Is Ukulele Easier to Learn Than Guitar?

Is learning to play ukulele as easy as the guitar or it is just one of the myths people believe in? Let’s get the bottom of whether learning, owning, and playing ukulele is easier than guitar or not, and finally give you the awareness you’re on the lookout for.

But before we get started, it’s important to understand what exactly a ukulele is or you may come unglued.

Let’s begin, shall we?

What is Ukulele?

Should I call it oo-koo-leh-leh or you-koo-lay-lee? Well, we’ll decide that later. Let’s first get our head around the definition to see what it actually means.

A ukulele—whose place of origin is considered Hawaii— is a 4-string instrument that can be held into hands and played like a guitar. Although it looks like a guitar, there are things that make it stand out from a guitar, especially the size. Ukulele was invented in the 1990s and is considered to be a member of the lute family. Habitually, people only talk about three types of ukuleles, namely Concert, Tenor, and Baritone.

If you’ve seen Jake Shimabukuro playing a stringed instrument, the beautiful instrument that you have seen him holding is, in fact, a ukulele. It’s also true that he is from Hawaii.

A newbie may think of the soprano as the smallest ukulele in the uke family, however, that’s not completely true. That’s because there’s another ukulele that’s smaller than that. Yes, I’m talking about the Sopranino ukulele that comes with a length of 32cm after Tenor Ukulele.

Now, as for the pronunciation part. If you’re from Hawaii or love the Hawaiian culture, you could call oo-koo-leh-leh, or else you-koo-lay-lee would be just fine. If you ask me what I like to call it, I prefer the latter one and that’s the reason why I use the ‘a’ article, and not the ‘an’. Don’t judge me—this doesn’t imply I’m a Grammar Nazi.

Ukulele vs. Guitar

Although some newcomers may mistake uke for a guitar, there lie differences that make each other poles apart, and that’s what we’ll shed light on in this comprehensive article, starting with the first difference.

Learning

Let’s admit it—no one can forget the hurts that are caused in the fingertips by using the guitars regularly because of the hard strings. However, that’s not something that people will need to struggle with because ukuleles boast super-soft nylon strings that feel as soft as a piece of cloth (not as cotton, though) when you run your fingers through them.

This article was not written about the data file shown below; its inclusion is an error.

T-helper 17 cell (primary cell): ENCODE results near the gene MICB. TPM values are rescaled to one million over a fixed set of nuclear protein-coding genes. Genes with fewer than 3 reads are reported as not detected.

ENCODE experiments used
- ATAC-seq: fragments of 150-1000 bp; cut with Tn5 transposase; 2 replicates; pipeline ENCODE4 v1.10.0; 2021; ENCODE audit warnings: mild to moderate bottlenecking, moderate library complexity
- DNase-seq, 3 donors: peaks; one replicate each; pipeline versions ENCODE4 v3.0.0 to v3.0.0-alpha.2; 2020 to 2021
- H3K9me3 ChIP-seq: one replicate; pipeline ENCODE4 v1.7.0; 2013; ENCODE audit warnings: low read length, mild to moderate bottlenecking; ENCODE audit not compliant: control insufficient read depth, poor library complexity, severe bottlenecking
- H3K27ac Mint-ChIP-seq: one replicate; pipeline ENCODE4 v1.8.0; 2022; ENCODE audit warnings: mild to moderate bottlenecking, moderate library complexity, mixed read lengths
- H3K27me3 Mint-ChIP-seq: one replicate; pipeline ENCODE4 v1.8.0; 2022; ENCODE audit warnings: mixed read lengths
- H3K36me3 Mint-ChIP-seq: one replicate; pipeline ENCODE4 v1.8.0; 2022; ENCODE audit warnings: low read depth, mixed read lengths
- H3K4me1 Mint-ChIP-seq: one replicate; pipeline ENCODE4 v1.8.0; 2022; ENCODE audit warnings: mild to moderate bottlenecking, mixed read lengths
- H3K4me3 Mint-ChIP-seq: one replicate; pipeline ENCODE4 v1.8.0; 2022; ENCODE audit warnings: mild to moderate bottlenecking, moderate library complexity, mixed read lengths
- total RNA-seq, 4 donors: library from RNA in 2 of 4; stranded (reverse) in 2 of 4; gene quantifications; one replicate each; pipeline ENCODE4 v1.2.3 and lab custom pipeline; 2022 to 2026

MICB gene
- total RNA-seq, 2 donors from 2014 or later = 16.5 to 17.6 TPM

Since its size is small and wrist tension is way less, learning to play ukulele becomes a piece of cake for beginners.

Portability

How about taking your ukulele to one of your most favorite places in next to no time? Do you think you could do that?

Well, certainly, you could, thanks to the small size. Not only does small size makes a uke easier to be taken from one place to another but also it becomes super easy to hold in hands.

Having large fingers?

Rest assured—the baritone ukulele is made for people with larger hands.

Affordability

Is a ukulele entry-level friendly?

Put differently, will owning a uke make you break the bank?

This is important, especially the beginners. It is so because spending way many bucks, in the beginning, is not ideal, and our experts suggest that a beginner should get their hands on an entry-level ukulele under $100 or something akin to that.

Anyway, speaking of the pricing, you can easily get to have uke for just $50 to $70 without hurting yourself financially. So, yes—owning a ukulele won’t cost too much.

Ease of use

Ukulele is easy and fun! And, that’s something even a novice uke player can say. We’ve seen that people find the ukulele friendlier while spending time with their mates as compared to a guitar because the uke is lightweight, small, and easier to hold.

There’s something else that makes it easily accessible to anyone i.e. it only features four strings. Unlike guitars that typically have 6 strings, ukuleles only feature 4.

That means anyone can start playing it on the go without having any special skills or knowledge.

Sound

When it comes to sound production, ukuleles are clearly a winner. They produce warm, rich, and bright tones that bring a smile to the lips of the person playing it.

No matter whether you’ve thrown a night party with your mates or it is your birthday, the ukulele is a game-changer because you could play a variety of genres like a PRO on it. Also, depending on the ukulele type, you would definitely notice some difference in the sound. Therefore, it is advisable to consider what type of uke you actually need.

If you think you’re having difficulty playing the chords, paring down the complex chords could be helpful.

Wrapping Up

Both ukulele and guitars are great stringed instruments and have been used by Grammy winners and even Oscar-winning artists. However, when it comes to comparing them with each other, you can’t ignore the fact that the ukulele turns out to be a winner in different aspects, be it affordability, portability, or ease of playing.

But that doesn’t make the guitar a bad person—the need for a guitar can’t be fulfilled using a ukulele, and that’s something you need to understand. So, if you want all to get the most out of the aforesaid considerations, owning a uke, undoubtedly, is a great idea for you.

And, since our take on ukuleles is always up for grabs, we suggest you make the most out of the ukulele advice and become a better uke player.

Still having questions?

Let me know in the comments.